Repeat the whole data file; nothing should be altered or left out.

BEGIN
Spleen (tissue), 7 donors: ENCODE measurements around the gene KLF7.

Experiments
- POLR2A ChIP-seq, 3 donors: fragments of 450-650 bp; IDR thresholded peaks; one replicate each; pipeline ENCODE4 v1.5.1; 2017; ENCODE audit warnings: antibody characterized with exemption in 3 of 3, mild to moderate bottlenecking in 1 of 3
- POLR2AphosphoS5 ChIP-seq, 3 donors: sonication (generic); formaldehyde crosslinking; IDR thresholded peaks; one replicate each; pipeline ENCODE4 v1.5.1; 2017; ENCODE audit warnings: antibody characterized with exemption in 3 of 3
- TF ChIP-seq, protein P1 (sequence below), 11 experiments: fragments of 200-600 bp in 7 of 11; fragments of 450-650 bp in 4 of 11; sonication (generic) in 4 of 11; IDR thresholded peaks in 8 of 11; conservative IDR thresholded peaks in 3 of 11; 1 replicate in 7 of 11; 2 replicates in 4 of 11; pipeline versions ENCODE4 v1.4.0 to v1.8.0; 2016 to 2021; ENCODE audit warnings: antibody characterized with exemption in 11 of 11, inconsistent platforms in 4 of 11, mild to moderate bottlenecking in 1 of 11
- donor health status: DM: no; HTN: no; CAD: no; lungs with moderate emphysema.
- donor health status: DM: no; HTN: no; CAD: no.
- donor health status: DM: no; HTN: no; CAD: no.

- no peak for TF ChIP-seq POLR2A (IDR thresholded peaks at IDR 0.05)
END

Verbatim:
Spleen (tissue), 7 donors: ENCODE measurements around the gene KLF7.

Experiments
- POLR2A ChIP-seq, 3 donors: fragments of 450-650 bp; IDR thresholded peaks; one replicate each; pipeline ENCODE4 v1.5.1; 2017; ENCODE audit warnings: antibody characterized with exemption in 3 of 3, mild to moderate bottlenecking in 1 of 3
- POLR2AphosphoS5 ChIP-seq, 3 donors: sonication (generic); formaldehyde crosslinking; IDR thresholded peaks; one replicate each; pipeline ENCODE4 v1.5.1; 2017; ENCODE audit warnings: antibody characterized with exemption in 3 of 3
- TF ChIP-seq, protein P1 (sequence below), 11 experiments: fragments of 200-600 bp in 7 of 11; fragments of 450-650 bp in 4 of 11; sonication (generic) in 4 of 11; IDR thresholded peaks in 8 of 11; conservative IDR thresholded peaks in 3 of 11; 1 replicate in 7 of 11; 2 replicates in 4 of 11; pipeline versions ENCODE4 v1.4.0 to v1.8.0; 2016 to 2021; ENCODE audit warnings: antibody characterized with exemption in 11 of 11, inconsistent platforms in 4 of 11, mild to moderate bottlenecking in 1 of 11
- donor health status: DM: no; HTN: no; CAD: no; lungs with moderate emphysema.
- donor health status: DM: no; HTN: no; CAD: no.
- donor health status: DM: no; HTN: no; CAD: no.

- no peak for TF ChIP-seq POLR2A (IDR thresholded peaks at IDR 0.05)